Odonata (dragonflies and damselflies) are efficacious for management and conservation efforts in freshwaters. In recent times, increased effort has gone into enhancing awareness, data and information on dragonflies among scientists and policymakers.
Land use influences the biodiversity of stream systems by changing the chemical composition of the water and the physical structure of the habitat. The present study evaluated the influence of these processes on the diversity metrics of Odonata at regional and local scales, testing the hypothesis that the two odonate suborders Anisoptera and Zygoptera will respond differently to habitat and landscape variables.
Understanding the seasonal regulation and life cycle patterns of Odonata is critical to identifying the factors that influence their voltinism. While the life history and seasonal regulation of Odonata, particularly gomphids, has been studied extensively, few studies have focused on North African gomphids.
Sympetrum striolatum (Charpentier, 1840) and S. vulgatum (Linnaeus, 1758) are two closely related Libellulidae that are widespread and common in Central Europe. The idea for this research originates from normally using saltwater shrimps for rearing young larvae, the observations of Sympetrum species laying eggs in seawater and the suggested ability of S. striolatum to colonize brackish water habitats.
This study aims to preliminary assess the taxonomic diversity of dragonflies and damselflies from San José del Guaviare, Guaviare Department, Colombia. A total of 47 species were collected at five localities in different freshwater ecosystems during a field trip.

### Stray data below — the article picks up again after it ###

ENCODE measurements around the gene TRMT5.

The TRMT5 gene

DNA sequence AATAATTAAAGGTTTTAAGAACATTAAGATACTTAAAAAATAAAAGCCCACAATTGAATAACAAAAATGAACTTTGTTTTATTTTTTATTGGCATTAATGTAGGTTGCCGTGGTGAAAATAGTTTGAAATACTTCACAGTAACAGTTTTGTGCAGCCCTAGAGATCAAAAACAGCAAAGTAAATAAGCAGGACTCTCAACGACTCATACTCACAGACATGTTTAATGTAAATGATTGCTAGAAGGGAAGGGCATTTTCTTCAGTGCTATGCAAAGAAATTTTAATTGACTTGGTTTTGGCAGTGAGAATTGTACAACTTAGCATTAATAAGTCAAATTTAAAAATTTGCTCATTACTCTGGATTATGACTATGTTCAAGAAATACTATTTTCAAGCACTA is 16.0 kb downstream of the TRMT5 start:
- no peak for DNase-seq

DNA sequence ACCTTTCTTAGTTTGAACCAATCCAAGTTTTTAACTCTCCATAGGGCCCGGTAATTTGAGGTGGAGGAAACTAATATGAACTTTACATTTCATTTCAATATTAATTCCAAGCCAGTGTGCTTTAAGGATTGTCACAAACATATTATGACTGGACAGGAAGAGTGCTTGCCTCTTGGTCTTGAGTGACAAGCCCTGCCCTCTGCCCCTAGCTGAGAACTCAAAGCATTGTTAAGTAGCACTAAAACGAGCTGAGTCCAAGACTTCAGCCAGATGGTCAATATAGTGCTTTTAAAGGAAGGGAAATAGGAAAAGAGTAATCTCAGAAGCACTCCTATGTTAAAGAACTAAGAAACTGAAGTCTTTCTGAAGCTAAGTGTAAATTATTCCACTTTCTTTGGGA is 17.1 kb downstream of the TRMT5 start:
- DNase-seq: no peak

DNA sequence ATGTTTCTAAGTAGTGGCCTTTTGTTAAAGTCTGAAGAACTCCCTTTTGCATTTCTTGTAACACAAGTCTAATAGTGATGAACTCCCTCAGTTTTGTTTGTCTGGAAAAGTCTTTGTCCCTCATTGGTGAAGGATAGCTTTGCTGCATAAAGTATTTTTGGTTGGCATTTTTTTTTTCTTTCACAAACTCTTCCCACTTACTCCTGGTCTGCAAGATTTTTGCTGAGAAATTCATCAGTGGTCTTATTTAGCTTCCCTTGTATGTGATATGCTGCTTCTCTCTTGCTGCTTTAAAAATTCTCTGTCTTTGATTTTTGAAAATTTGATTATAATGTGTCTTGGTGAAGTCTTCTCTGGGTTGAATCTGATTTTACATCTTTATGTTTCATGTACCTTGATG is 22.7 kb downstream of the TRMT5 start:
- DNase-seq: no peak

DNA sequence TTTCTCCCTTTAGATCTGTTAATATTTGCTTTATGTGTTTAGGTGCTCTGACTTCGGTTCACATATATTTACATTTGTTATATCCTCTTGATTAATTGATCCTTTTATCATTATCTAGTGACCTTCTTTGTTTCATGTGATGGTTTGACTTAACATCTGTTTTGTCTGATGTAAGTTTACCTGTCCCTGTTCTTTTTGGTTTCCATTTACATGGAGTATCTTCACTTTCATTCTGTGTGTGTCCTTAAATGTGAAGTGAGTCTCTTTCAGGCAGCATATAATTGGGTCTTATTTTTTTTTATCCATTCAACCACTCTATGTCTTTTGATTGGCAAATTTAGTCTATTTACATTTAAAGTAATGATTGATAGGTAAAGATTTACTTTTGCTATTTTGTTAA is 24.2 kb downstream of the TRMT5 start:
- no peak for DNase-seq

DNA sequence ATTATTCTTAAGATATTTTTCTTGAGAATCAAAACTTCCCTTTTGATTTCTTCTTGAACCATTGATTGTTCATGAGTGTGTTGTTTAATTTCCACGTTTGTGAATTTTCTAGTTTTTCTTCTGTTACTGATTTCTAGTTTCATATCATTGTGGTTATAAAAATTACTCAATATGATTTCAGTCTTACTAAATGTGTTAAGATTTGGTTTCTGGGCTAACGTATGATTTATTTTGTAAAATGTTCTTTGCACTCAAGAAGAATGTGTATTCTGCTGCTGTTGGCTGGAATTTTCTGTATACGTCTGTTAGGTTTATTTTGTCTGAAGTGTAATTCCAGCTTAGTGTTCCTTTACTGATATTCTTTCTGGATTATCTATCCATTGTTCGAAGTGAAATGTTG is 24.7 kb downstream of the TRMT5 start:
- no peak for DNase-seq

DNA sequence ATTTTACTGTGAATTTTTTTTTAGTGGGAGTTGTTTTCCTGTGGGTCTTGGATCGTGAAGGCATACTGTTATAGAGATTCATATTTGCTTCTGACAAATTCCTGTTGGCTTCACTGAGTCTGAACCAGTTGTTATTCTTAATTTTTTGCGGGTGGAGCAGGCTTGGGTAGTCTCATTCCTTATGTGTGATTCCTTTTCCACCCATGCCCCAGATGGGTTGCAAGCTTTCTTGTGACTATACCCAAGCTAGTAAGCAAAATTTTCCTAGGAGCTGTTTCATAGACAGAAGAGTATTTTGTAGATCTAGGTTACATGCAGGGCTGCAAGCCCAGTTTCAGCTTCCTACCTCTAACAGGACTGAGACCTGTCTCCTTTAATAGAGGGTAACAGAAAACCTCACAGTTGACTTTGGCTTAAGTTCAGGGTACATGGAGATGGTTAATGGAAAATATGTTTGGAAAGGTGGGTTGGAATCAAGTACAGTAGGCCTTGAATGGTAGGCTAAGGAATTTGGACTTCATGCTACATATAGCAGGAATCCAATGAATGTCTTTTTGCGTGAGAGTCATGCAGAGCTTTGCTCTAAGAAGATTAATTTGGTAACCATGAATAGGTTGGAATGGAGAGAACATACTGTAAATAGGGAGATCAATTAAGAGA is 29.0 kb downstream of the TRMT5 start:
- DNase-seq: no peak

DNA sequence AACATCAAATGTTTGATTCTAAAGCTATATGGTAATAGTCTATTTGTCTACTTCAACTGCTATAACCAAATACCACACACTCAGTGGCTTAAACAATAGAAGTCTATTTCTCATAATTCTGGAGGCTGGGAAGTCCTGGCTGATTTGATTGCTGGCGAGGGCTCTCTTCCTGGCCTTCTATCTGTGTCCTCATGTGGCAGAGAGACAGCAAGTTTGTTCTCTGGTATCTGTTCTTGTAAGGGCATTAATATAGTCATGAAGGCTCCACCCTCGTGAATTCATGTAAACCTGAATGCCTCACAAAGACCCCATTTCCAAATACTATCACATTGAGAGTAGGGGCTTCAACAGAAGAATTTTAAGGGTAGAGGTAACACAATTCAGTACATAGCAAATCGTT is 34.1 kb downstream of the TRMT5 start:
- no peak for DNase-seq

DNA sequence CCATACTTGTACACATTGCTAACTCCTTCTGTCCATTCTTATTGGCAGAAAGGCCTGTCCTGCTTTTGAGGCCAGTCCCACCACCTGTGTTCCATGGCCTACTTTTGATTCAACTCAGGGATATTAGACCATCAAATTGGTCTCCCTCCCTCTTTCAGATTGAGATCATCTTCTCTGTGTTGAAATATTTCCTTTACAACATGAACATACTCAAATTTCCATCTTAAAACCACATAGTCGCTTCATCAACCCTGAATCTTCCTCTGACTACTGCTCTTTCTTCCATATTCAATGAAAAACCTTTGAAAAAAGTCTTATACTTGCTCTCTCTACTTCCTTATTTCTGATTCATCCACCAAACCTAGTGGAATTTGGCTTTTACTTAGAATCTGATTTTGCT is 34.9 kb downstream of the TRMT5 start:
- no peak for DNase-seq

Aquatic macroinvertebrates are a primary component of freshwater ecosystems and one of the most threatened by anthropogenic pressures. Among them, dragonflies are a charismatic group of growing scientific and social interest. However, little is known about the natural history of several species. One paradigmatic example is the declining Orthetrum nitidinerve, a Western Mediterranean endemic anisopteran….
We investigated the odonates of Wadi Cherf, a tributary of Wadi Seybouse, and explored the main environmental factors that may be important drivers of the abundance and diversity of Odonata assemblages. PCA analyses demonstrated a significant altitudinal gradient associated with water flow, temperature, vegetation cover, substrate and adjacent land use. Notably, pollution was a dominant…